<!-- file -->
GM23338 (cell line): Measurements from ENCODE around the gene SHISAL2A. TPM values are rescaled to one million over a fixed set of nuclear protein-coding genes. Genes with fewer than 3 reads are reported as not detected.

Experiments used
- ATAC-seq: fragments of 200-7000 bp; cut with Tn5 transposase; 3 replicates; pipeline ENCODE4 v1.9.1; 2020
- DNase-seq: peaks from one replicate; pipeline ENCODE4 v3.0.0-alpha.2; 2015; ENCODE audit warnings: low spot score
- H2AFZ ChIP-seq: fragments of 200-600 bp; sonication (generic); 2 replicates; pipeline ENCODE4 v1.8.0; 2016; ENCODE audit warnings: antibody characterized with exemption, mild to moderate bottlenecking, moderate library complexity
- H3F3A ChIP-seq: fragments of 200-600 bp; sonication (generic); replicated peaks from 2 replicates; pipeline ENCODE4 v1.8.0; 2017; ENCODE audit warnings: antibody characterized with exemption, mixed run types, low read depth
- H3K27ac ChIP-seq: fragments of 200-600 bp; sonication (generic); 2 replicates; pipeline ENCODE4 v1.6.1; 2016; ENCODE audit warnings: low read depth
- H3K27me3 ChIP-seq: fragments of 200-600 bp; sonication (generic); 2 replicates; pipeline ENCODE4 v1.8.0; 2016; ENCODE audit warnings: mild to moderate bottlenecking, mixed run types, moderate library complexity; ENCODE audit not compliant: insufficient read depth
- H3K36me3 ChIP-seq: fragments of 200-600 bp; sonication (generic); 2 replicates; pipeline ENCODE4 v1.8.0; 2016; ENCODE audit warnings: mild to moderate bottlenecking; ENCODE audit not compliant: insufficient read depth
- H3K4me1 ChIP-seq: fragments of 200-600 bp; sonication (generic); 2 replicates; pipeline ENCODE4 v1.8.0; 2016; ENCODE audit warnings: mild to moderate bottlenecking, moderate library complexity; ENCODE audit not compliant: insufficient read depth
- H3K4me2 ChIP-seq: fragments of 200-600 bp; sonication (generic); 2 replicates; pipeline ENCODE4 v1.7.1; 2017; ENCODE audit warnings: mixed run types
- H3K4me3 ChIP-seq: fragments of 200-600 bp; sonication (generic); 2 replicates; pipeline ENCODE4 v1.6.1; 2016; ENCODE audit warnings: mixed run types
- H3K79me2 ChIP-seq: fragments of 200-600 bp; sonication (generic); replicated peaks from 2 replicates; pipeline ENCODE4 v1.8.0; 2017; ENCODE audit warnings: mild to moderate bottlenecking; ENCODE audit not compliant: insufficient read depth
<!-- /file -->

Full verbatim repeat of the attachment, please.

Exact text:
GM23338 (cell line): Measurements from ENCODE around the gene SHISAL2A. TPM values are rescaled to one million over a fixed set of nuclear protein-coding genes. Genes with fewer than 3 reads are reported as not detected.

Experiments used
- ATAC-seq: fragments of 200-7000 bp; cut with Tn5 transposase; 3 replicates; pipeline ENCODE4 v1.9.1; 2020
- DNase-seq: peaks from one replicate; pipeline ENCODE4 v3.0.0-alpha.2; 2015; ENCODE audit warnings: low spot score
- H2AFZ ChIP-seq: fragments of 200-600 bp; sonication (generic); 2 replicates; pipeline ENCODE4 v1.8.0; 2016; ENCODE audit warnings: antibody characterized with exemption, mild to moderate bottlenecking, moderate library complexity
- H3F3A ChIP-seq: fragments of 200-600 bp; sonication (generic); replicated peaks from 2 replicates; pipeline ENCODE4 v1.8.0; 2017; ENCODE audit warnings: antibody characterized with exemption, mixed run types, low read depth
- H3K27ac ChIP-seq: fragments of 200-600 bp; sonication (generic); 2 replicates; pipeline ENCODE4 v1.6.1; 2016; ENCODE audit warnings: low read depth
- H3K27me3 ChIP-seq: fragments of 200-600 bp; sonication (generic); 2 replicates; pipeline ENCODE4 v1.8.0; 2016; ENCODE audit warnings: mild to moderate bottlenecking, mixed run types, moderate library complexity; ENCODE audit not compliant: insufficient read depth
- H3K36me3 ChIP-seq: fragments of 200-600 bp; sonication (generic); 2 replicates; pipeline ENCODE4 v1.8.0; 2016; ENCODE audit warnings: mild to moderate bottlenecking; ENCODE audit not compliant: insufficient read depth
- H3K4me1 ChIP-seq: fragments of 200-600 bp; sonication (generic); 2 replicates; pipeline ENCODE4 v1.8.0; 2016; ENCODE audit warnings: mild to moderate bottlenecking, moderate library complexity; ENCODE audit not compliant: insufficient read depth
- H3K4me2 ChIP-seq: fragments of 200-600 bp; sonication (generic); 2 replicates; pipeline ENCODE4 v1.7.1; 2017; ENCODE audit warnings: mixed run types
- H3K4me3 ChIP-seq: fragments of 200-600 bp; sonication (generic); 2 replicates; pipeline ENCODE4 v1.6.1; 2016; ENCODE audit warnings: mixed run types
- H3K79me2 ChIP-seq: fragments of 200-600 bp; sonication (generic); replicated peaks from 2 replicates; pipeline ENCODE4 v1.8.0; 2017; ENCODE audit warnings: mild to moderate bottlenecking; ENCODE audit not compliant: insufficient read depth